Take #2 (full routine) – obfuscators enabled (default). The red blocks highlight use of opaque variables used to obfuscate control flow.

Let’s give a hint to JEB as to what OPI0/OPI1 are.

  • When analyzing protected apps, you can rename OPI0 and OPI1 to guard0 and guard1, respectively, to allow JEB go aggressively clean the code
  • Redecompile the class after renaming the fields
Take #3 (full routine) – with explicit guard0/guard1

That final output is clean and readable.

Other obfuscation techniques not exposed in this short routine above are arithmetic obfuscation and other operation complexification techniques. JEB will seamlessly deal with many of them. Example:

is optimized to

To summarize bytecode obfuscation:

  • decryption and unreflection is done automatically 3
  • garbage clean-up, code clean-up is also generic and done automatically
  • control flow deobfuscation needs a bit of guidance to operate (guard0/guard1 renaming)

Runtime Verification

RASP library routines are used at the developers’ discretion. They consist of a set of classes that the application code can call at any time, to perform tasks such as:

  • App signing verification
  • Debuggability/debugger detection
  • Emulator detection
  • Root detection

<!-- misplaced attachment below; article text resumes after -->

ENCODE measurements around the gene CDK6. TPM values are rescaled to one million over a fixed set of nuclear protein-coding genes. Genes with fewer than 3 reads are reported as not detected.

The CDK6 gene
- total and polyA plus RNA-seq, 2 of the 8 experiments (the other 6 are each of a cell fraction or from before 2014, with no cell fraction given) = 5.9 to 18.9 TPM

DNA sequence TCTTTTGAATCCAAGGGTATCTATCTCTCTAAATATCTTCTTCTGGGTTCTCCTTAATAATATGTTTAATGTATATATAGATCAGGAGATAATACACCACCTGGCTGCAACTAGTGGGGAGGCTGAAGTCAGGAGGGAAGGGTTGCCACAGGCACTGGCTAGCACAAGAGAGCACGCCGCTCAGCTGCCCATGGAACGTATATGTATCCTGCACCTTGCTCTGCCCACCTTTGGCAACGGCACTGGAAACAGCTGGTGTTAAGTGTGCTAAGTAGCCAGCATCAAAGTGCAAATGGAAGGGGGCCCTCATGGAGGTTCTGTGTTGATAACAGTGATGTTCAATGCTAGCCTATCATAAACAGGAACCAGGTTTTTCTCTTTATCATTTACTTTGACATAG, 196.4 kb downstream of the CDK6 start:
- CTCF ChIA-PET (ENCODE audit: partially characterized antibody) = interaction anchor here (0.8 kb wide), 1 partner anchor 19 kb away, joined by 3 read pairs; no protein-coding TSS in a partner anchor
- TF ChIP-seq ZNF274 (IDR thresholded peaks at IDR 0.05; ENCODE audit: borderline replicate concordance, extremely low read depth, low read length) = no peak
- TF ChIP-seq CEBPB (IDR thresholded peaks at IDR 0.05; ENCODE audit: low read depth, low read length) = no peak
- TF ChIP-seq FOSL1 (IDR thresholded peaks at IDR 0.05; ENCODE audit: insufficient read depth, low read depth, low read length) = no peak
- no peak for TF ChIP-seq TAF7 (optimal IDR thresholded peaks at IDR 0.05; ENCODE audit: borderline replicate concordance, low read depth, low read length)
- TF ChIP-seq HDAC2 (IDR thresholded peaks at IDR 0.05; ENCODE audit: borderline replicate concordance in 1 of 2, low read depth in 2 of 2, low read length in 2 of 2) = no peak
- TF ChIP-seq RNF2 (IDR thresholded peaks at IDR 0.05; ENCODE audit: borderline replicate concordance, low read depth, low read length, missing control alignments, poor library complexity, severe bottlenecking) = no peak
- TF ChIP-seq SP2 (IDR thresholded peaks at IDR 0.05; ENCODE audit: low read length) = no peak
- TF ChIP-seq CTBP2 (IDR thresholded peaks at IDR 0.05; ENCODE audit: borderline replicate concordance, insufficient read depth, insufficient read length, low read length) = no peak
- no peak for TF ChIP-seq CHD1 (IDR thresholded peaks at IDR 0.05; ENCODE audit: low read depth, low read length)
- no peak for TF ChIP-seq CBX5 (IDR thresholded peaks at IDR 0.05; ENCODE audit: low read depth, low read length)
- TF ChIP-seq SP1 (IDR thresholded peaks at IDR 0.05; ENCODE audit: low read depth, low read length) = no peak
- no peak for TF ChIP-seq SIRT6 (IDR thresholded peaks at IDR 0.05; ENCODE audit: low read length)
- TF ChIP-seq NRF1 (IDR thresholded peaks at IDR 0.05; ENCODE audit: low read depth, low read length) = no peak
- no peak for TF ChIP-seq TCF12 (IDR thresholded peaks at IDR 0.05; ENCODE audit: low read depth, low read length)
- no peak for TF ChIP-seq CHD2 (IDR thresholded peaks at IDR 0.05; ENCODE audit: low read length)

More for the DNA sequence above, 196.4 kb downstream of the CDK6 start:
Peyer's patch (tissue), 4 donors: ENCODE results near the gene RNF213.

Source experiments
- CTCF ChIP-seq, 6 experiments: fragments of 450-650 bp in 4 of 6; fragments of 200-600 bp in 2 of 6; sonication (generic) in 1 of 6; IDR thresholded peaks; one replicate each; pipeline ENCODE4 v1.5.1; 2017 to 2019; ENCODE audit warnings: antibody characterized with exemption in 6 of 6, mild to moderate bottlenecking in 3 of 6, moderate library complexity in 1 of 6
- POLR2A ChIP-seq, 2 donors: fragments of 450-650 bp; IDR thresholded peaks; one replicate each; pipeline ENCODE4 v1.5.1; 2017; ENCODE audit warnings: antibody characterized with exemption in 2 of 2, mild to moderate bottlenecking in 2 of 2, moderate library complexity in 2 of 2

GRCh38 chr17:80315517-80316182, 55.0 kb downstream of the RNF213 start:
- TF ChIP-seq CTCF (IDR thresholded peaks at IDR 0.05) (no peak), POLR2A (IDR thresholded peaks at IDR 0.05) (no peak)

• Instrumentation toolkits detection
  • Certificate pinning
  • Manifest check
  • Permission checks

The client decides when and where to use them as well as what action should be taken on the results. The code itself is protected, that goes without saying.

App Signing Verification

  • Certificate verification uses the PackageManager to retrieve app’s signatures: PackageManager.getPackageInfo(packageName, GET_SIGNATURES).signatures
  • The signatures are hashed and compared to caller-provided values in an IntBuffer or LongBuffer.

Debug Detection

Debuggability check

The following checks must pass:

  • assert that Context.ctx.getApplicationInfo().flags & ApplicationInfo.FLAG_DEBUGGABLE is false
  • check the ro.debuggable property, in two ways to ensure consistency
    • using android.os.SystemProperties.get() (private API)
    • using the getprop‘s binary
  • verify that no hooking framework is detected (see specific section below)

Debugging session check

The following checks must pass:

  • assert that android.os.Debug.isDebuggerConnected() is false
  • verify no tracer process: tracerpid entry in /proc/<pid>/status must be <= 0
  • verify that no hooking framework is detected (see specific section below)

Debug key signing

  • enumerate the app’s signatures via PackageInfo.signatures
  • use getSubjectX500Principal() to verify that no certificate has a subject distinguished name (DN) equals to "CN=Android Debug,O=Android,C=US", which is the standard DN for debug certificates generated by the SDK tools

Emulator Detection

Emulator detection is done by checking any of the below.

1) All properties defined in system/build.prop are retrieved, hashed, and matched against a small set of hard-coded hashes:

86701cb958c69d64cd59322dfebacede -> property ???
19385aafbb452f39b5079513f668bbeb -> property ???